What is Section 1231?

Generally speaking, Section 1231 is a very taxpayer-friendly code section. It provides taxpayers with the best of both worlds when it comes to the character of gain/loss from the sale of assets used in a trade or business for more than one year (i.e., Section 1231 assets). In particular, gain recognized on the sale of Section 1231 assets is generally treated as capital gain, which is taxed at favorable capital gain tax rates. However, loss recognized on the sale of Section 1231 assets is generally treated as an ordinary loss and is immediately deductible against ordinary income, which is taxed at higher rates. Buildings, land, machinery, and equipment can all qualify as Section 1231 assets. Due to nuances of the tax law, certain passive real estate investments such as land held for investment and property subject to a true triple-net lease (where no services are provided by the landlord) aren’t eligible for favorable Section 1231 tax treatment.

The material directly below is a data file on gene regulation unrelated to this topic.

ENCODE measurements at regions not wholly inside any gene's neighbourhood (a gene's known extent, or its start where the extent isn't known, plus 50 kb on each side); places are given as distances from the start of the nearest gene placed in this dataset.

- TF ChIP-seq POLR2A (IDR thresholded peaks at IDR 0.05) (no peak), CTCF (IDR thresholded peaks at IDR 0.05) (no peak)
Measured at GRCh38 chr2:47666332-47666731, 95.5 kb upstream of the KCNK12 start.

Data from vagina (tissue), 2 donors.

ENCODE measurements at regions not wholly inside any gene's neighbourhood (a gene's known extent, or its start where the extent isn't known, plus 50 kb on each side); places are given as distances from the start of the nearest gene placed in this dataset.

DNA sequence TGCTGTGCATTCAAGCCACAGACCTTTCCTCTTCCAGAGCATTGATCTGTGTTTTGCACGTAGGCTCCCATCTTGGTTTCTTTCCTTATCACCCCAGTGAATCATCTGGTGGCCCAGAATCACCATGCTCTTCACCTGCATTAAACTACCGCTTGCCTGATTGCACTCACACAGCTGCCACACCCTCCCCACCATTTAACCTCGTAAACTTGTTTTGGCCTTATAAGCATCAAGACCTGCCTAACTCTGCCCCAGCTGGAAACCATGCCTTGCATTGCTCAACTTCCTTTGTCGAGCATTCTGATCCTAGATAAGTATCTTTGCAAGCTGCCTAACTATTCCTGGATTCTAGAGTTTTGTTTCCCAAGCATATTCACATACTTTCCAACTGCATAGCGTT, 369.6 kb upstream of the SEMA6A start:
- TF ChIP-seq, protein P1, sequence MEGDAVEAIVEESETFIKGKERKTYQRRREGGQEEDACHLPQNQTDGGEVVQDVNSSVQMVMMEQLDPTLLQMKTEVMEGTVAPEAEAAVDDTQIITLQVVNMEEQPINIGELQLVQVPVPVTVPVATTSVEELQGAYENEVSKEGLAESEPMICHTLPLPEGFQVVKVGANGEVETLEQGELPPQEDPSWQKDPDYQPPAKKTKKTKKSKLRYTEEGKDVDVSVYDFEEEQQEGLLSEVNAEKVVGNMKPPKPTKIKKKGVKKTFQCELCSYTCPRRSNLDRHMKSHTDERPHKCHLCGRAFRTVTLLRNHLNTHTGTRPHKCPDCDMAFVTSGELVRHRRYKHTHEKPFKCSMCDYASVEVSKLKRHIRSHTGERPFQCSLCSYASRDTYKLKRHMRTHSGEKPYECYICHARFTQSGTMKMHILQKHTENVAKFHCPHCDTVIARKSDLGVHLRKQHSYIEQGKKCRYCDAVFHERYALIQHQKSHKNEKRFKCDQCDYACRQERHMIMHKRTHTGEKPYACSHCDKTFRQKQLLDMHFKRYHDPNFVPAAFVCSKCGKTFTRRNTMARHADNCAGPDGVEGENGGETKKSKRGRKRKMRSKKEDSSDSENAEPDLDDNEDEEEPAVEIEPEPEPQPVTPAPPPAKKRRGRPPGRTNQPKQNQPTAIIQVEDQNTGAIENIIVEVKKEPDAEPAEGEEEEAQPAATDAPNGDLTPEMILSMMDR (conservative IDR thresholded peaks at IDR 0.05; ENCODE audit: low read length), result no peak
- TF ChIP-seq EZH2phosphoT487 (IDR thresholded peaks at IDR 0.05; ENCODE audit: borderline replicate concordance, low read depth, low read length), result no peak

The last — and most important — fact about Section 1231 is that gains and losses from the same tax year must be netted to determine the character of the net gain/loss. Taxpayers with a net Section 1231 gain are only eligible for favorable capital gain treatment to the extent that such net gain exceeds net Section 1231 losses over the past five tax years. For example, if a taxpayer has a Section 1231 gain of $1 million and a Section 1231 loss of $300,000 in the same tax year, such taxpayer’s net Section 1231 gain of $700,000 will be eligible for favorable capital gain treatment. In addition, if that same taxpayer had a $200,000 net Section 1231 loss three years ago, then only $500,000 of the current-year net Section 1231 gain will be eligible for favorable capital gain treatment and the residual $200,000 of the current year gain will be taxed at higher ordinary income tax rates.

How will Treasury’s Section 1231 guidance disrupt opportunity zones?